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Can the Court Stop Your Ex-Spouse from Bad Mouthing You?


The desire to talk trash about your ex-spouse, especially while your divorce is still pending, is virtually universal, and in most cases, the freedom of speech clause in the First amendment to the U.S. Constitution protects your right to do so.  In certain cases, though, saying negative things about your ex-spouse can cross the line from the very human act of venting one’s frustration into harassment or libel.  When one spouse continually says harmful things about the other to the couple’s children, the courts frequently issue orders demanding that they stop doing this.  Even if your ex-spouse deserves most of the blame for breaking up your family, it can only reflect negatively on you if you say bad things about your ex in the presence of your children.  If your ex-spouse keeps complaining about you to your children instead of encouraging a stable family relationship, you should seek the help of a South Florida family law attorney.

The Ex-Wife Who Portrayed Her Ex-Husband Negatively in Her Autobiography

Martha Socorras and Mario Moreno divorced in 2002, when their three children were minors.  Less than a year after their divorce became final, the court issued an order requiring the former spouses from harassing each other and making disparaging remarks about each other to third parties, including but not limited to their children and each other’s employers.  Orders like this one are quite common, especially in acrimonious divorces.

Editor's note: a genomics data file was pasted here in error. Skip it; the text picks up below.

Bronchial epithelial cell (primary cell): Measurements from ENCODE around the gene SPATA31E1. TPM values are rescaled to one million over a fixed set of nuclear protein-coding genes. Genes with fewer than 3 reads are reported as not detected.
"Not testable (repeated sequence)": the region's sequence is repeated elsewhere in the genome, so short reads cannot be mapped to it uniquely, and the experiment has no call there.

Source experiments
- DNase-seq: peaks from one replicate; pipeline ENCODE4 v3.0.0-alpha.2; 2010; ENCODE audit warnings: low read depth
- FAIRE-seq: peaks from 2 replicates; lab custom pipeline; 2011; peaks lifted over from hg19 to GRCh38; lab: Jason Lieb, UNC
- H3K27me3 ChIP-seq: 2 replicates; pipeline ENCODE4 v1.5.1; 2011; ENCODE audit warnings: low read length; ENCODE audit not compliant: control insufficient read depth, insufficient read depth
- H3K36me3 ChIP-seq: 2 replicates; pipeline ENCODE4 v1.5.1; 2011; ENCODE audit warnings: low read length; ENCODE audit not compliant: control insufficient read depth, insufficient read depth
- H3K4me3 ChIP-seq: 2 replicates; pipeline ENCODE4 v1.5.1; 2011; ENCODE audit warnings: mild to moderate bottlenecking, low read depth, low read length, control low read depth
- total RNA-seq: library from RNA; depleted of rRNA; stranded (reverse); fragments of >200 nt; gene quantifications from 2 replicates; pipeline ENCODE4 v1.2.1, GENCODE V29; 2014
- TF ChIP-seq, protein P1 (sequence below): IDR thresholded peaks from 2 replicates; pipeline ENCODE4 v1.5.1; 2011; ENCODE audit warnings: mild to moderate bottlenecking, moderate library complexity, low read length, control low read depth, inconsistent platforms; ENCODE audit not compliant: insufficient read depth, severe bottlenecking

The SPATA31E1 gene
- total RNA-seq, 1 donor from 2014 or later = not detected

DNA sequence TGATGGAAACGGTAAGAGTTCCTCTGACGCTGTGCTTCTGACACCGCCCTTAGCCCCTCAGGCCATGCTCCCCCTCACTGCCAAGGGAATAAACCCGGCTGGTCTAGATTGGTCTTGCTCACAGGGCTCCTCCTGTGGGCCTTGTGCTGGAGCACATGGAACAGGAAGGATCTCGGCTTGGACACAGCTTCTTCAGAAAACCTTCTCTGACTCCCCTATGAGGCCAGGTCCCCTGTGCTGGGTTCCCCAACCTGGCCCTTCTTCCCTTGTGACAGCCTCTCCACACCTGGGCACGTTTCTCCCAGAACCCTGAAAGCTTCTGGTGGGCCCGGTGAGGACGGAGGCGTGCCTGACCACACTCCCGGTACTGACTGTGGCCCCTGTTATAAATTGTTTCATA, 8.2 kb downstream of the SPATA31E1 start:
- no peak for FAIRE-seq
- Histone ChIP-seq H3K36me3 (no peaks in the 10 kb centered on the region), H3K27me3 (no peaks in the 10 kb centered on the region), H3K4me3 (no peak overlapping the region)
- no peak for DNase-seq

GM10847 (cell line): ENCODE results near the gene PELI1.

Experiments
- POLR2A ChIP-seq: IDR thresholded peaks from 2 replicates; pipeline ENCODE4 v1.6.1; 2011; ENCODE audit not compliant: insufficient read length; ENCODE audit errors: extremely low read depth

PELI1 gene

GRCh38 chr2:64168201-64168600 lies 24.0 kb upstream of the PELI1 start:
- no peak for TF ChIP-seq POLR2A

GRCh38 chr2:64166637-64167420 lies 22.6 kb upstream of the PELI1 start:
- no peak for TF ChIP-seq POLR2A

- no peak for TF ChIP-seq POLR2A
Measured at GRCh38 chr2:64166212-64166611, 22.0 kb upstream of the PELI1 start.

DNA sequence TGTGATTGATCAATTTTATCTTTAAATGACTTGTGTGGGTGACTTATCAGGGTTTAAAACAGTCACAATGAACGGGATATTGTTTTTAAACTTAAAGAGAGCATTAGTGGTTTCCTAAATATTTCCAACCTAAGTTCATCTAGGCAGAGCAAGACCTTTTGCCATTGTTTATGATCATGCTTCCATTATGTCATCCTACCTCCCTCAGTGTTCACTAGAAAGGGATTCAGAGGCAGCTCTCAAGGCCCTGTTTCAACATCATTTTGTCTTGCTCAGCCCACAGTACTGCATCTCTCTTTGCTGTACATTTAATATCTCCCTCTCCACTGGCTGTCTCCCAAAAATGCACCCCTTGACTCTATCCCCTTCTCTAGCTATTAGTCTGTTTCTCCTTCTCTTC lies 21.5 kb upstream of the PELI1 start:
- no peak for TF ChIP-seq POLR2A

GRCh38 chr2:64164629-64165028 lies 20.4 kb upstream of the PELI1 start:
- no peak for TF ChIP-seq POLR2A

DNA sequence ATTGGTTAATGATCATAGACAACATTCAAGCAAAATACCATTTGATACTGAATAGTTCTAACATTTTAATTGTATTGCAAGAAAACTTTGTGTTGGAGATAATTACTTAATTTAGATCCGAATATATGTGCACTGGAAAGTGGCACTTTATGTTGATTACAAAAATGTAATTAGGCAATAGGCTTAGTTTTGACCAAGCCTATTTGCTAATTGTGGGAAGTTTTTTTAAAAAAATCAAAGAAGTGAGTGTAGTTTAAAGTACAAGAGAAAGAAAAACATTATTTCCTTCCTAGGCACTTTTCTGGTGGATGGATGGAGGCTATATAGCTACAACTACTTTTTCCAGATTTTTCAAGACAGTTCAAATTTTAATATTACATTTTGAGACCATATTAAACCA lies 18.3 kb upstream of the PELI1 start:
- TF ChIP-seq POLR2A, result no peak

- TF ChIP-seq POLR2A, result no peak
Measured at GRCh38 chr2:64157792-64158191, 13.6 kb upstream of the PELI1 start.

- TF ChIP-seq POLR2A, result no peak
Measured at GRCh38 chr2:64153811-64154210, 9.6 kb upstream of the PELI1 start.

In 2009, Martha, who had embarked on a successful career as a preacher devoted to ministering to currently and formerly incarcerated people published an autobiography. In her book, she described the 20-month prison sentence she had served for a fraud conviction, as well as her divorce from Mario.  The book, which Martha promoted with interviews on television and in print media, presented Mario negatively.  Mario filed a motion to hold Martha in civil contempt of court, because she openly disobeyed the court’s order by discussing her divorce from Mario in her tell-all book.  The trial court refused to hold Martha in contempt of court, but Mario appealed the ruling, and the appeals court reversed the trial court’s decision.

The Court Can’t Tell You How to Feel

Being angry with your ex-spouse after a divorce is normal, and the anger can last a long time if you continue to have conflicts about co-parenting your children.  In general, the court should not micromanage your relationship with your children or your professional endeavors, but you must not cross the line into going out of your way to make your ex-spouse miserable.  In a case from Tennessee, a cancer surgeon wanted to move the parties’ child out of state when she took a job in her very specialized professional field at a university hospital.  The ex-husband claimed that she was taking a job so far away just to be vindictive and to make it difficult for him to maintain a close relationship with their child.  The court sided with the mother, as she had never tried to sabotage the co-parenting relationship.  She admitted to still being angry about the divorce, but she had never let her anger get in the way of the child’s best interests.

Contact Us Today for Help

Your feelings belong to you alone, but while your children are minors, you are legally obligated to act in their best interests.  Contact the Boca Raton divorce lawyers at Schwartz | White for help with your case today.




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